Genetics Index Glossary

Aneuploidy and Deletions

Euploidy is the condition of having a normal number of structurally normal chromosomes. Euploid human females have 46 chromosomes (44 autosomes and two X chromosomes), and euploid bulls have 60 chromosomes (58 autosomes plus an X and a Y chromosome).

Aneuploidy is the condition of having less than or more than the normal diploid number of chromosomes, and is the most frequently observed type of cytogenetic abnormality. In other words, it is any deviation from euploidy, although many authors restrict use of this term to conditions in which only a small number of chromosomes are missing or added.

Generally, aneuploidy is recognized as a small deviation from euploidy for the simple reason that major deviations are rarely compatible with survival, and such individuals usually die prenatally.

The two most commonly observed forms of aneuploidy are monosomy and trisomy:

  • Monosomy is lack of one of a pair of chromosomes. An individual having only one chromosome 6 is said to have monosomy 6. A common monosomy seen in many species is X chromosome monosomy, also known as Turner's syndrome. Monosomy is most commonly lethal during prenatal development.

  • Trisomy is having three chromosomes of a particular type. A common autosomal trisomy in humans in Down syndrome, or trisomy 21, in which a person has three instead of the normal two chromosome 21s. Trisomy is a specific instance of polysomy, a more general term that indicates having more than two of any given chromosome.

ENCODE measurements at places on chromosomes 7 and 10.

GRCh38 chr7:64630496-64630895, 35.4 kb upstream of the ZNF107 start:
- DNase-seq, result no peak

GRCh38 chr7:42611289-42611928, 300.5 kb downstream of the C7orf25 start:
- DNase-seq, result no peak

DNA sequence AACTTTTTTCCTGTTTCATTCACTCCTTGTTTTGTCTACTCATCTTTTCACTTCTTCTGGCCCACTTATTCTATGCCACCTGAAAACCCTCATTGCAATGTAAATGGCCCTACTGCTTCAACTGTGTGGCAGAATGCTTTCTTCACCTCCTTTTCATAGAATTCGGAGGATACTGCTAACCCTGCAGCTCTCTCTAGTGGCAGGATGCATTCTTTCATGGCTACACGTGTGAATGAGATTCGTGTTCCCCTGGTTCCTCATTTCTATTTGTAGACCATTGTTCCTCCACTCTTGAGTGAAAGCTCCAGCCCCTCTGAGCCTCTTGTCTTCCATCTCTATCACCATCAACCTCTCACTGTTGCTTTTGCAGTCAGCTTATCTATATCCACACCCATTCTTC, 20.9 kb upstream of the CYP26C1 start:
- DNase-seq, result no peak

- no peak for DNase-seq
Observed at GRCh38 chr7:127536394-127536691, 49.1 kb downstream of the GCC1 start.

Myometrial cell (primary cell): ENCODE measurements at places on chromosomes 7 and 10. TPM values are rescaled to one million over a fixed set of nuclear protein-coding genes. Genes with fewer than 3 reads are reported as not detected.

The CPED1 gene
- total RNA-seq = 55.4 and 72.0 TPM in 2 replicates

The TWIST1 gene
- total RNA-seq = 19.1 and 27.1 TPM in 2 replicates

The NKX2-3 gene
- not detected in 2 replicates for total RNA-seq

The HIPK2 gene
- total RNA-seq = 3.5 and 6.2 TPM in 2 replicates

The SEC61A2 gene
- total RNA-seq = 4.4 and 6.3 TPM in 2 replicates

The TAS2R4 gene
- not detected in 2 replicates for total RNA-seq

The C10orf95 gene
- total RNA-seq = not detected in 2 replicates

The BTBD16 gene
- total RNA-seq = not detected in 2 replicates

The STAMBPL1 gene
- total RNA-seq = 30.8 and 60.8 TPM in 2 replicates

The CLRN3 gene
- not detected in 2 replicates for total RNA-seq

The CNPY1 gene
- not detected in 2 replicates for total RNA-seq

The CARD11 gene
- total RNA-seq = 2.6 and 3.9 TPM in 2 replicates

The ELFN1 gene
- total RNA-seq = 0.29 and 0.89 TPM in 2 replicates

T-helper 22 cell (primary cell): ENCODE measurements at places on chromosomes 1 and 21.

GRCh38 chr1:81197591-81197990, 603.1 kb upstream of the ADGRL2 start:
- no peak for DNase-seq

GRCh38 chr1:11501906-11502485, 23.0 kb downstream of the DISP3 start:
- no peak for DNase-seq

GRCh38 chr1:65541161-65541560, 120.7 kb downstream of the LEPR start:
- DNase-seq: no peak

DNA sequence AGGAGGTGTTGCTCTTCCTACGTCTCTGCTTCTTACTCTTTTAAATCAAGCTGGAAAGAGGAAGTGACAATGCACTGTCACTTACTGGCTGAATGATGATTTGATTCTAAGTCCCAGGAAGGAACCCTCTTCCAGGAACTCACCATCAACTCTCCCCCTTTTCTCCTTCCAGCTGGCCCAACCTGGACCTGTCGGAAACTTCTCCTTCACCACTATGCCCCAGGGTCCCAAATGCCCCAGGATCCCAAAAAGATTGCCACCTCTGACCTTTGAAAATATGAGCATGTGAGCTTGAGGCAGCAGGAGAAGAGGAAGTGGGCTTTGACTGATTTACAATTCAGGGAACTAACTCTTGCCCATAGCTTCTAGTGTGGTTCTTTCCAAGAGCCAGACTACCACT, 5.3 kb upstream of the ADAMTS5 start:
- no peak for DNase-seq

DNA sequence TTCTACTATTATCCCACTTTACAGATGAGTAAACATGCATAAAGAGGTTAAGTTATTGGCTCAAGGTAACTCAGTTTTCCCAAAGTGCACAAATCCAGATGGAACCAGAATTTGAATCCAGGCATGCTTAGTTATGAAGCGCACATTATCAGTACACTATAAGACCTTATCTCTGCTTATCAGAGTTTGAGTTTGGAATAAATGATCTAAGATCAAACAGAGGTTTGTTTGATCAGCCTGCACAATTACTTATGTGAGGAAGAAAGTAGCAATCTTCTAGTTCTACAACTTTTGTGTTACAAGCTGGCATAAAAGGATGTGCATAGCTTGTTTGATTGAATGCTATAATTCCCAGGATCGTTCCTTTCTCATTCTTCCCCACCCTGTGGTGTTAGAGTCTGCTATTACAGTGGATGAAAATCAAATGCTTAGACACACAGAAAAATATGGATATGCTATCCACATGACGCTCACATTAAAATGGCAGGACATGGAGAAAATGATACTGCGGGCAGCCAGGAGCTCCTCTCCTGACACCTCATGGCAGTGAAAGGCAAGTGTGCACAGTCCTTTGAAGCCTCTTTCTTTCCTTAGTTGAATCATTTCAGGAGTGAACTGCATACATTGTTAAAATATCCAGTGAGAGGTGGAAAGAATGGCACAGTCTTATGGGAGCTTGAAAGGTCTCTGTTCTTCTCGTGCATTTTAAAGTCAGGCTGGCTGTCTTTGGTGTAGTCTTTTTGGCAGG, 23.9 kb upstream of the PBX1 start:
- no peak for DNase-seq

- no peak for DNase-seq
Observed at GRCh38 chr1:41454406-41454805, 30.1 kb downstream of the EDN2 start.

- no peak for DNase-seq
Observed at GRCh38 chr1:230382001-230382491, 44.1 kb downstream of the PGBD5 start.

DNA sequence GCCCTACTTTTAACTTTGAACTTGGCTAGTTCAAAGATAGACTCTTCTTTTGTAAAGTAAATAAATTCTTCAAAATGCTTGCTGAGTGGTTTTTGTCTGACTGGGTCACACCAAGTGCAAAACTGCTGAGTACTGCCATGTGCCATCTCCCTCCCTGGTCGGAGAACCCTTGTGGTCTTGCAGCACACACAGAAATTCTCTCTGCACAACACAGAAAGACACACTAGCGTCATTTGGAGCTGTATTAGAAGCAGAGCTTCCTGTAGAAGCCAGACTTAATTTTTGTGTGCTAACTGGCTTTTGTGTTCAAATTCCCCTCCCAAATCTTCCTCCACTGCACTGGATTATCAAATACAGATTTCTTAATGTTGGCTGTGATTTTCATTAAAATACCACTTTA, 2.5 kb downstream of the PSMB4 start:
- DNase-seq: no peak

Another type of aneuploidy is triploidy. A triploid individual has three of every chromosome, that is, three haploid sets of chromosomes. A triploid human would have 69 chromosomes (3 haploid sets of 23), a triploid dog 117 chromosomes. Production of triploids seems to be relatively common and can occur by, for example, fertilization by two sperm. However, birth of a live triploid is extraordinarily rare and such individuals are quite abnormal. The rare triploid that survives for more than a few hours after birth is almost certainly a mosaic, having a large proportion of diploid cells.

A chromosome deletion occurs when the chromosome breaks and a piece is lost. This of course involves loss of genetic information and results in what could be considered "partial monosomy" for that chromosome.

A related abnormality is a chromosome inversion. In this case, a break or breaks occur and that fragment of chromosome is inverted and rejoined rather than being lost. Inversions are thus rearrangements that do not involve loss of genetic material and, unless the breakpoints disrupt an important gene, individuals carrying inversions have a normal phenotype.

Next Topic for Cytogenetics: Translocations

Last updated on December 8, 1996
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